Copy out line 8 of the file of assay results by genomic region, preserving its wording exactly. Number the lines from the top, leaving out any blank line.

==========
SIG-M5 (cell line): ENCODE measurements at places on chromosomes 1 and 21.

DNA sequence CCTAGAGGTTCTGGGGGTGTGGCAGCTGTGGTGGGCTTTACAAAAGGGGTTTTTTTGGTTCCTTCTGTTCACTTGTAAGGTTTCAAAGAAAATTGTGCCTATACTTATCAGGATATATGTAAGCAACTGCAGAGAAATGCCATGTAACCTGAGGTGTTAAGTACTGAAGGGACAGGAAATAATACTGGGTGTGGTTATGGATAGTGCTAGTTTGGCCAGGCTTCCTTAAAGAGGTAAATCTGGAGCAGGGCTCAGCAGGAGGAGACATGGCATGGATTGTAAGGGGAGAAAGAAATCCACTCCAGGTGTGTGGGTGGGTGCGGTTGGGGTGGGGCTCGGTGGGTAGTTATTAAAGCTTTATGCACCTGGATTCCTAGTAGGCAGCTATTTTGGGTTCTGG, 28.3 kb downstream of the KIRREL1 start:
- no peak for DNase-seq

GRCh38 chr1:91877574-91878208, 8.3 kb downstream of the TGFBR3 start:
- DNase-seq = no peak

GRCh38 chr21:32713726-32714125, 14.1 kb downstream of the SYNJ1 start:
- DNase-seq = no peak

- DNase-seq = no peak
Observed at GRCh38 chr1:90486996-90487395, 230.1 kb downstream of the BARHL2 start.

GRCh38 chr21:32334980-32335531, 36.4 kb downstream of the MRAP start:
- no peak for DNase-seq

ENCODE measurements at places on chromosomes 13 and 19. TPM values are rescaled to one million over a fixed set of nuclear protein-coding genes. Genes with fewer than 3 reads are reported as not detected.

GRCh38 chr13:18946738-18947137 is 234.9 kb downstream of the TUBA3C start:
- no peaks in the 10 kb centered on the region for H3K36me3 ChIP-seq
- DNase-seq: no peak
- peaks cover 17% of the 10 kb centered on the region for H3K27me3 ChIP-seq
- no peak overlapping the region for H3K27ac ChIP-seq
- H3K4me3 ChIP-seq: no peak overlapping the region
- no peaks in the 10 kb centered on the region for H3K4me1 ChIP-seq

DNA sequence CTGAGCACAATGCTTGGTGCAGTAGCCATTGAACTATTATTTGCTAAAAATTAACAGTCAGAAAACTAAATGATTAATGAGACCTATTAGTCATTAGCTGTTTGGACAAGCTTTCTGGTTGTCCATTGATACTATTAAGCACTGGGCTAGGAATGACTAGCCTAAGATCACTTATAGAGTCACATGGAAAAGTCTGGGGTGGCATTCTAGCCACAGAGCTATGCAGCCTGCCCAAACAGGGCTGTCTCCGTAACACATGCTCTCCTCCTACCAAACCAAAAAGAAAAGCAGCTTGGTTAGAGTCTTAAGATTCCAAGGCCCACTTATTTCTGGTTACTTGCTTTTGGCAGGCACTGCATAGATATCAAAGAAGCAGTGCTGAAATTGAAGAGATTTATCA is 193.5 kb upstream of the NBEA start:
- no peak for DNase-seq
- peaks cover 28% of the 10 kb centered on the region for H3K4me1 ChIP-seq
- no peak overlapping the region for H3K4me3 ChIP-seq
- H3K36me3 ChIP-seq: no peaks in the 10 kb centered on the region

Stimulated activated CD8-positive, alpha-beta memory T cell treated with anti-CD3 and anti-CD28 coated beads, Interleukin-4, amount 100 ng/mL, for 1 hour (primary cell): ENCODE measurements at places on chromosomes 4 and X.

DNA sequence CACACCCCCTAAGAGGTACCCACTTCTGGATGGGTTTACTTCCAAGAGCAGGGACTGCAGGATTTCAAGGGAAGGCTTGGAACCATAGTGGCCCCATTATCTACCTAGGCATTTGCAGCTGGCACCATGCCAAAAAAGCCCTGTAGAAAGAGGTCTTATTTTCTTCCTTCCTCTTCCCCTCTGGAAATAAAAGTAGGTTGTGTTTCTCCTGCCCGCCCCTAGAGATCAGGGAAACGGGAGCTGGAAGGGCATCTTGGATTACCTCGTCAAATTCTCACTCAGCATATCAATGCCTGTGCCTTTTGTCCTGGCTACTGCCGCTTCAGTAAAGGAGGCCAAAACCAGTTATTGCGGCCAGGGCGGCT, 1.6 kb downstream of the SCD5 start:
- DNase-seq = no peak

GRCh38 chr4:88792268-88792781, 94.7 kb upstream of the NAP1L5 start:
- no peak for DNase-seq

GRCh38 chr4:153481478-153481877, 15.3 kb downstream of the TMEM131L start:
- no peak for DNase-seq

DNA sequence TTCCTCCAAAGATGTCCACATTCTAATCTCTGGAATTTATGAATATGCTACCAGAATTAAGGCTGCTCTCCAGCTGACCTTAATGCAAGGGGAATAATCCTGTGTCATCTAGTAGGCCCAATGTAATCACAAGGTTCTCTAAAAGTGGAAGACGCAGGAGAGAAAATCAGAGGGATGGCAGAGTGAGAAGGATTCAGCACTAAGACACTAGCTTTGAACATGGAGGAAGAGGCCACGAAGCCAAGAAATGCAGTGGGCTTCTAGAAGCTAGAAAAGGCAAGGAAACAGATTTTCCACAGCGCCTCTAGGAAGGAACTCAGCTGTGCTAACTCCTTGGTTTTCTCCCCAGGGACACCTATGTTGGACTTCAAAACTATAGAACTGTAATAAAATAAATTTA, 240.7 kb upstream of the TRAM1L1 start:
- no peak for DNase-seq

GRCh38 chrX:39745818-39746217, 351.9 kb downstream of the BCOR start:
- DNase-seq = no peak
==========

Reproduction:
- DNase-seq = no peak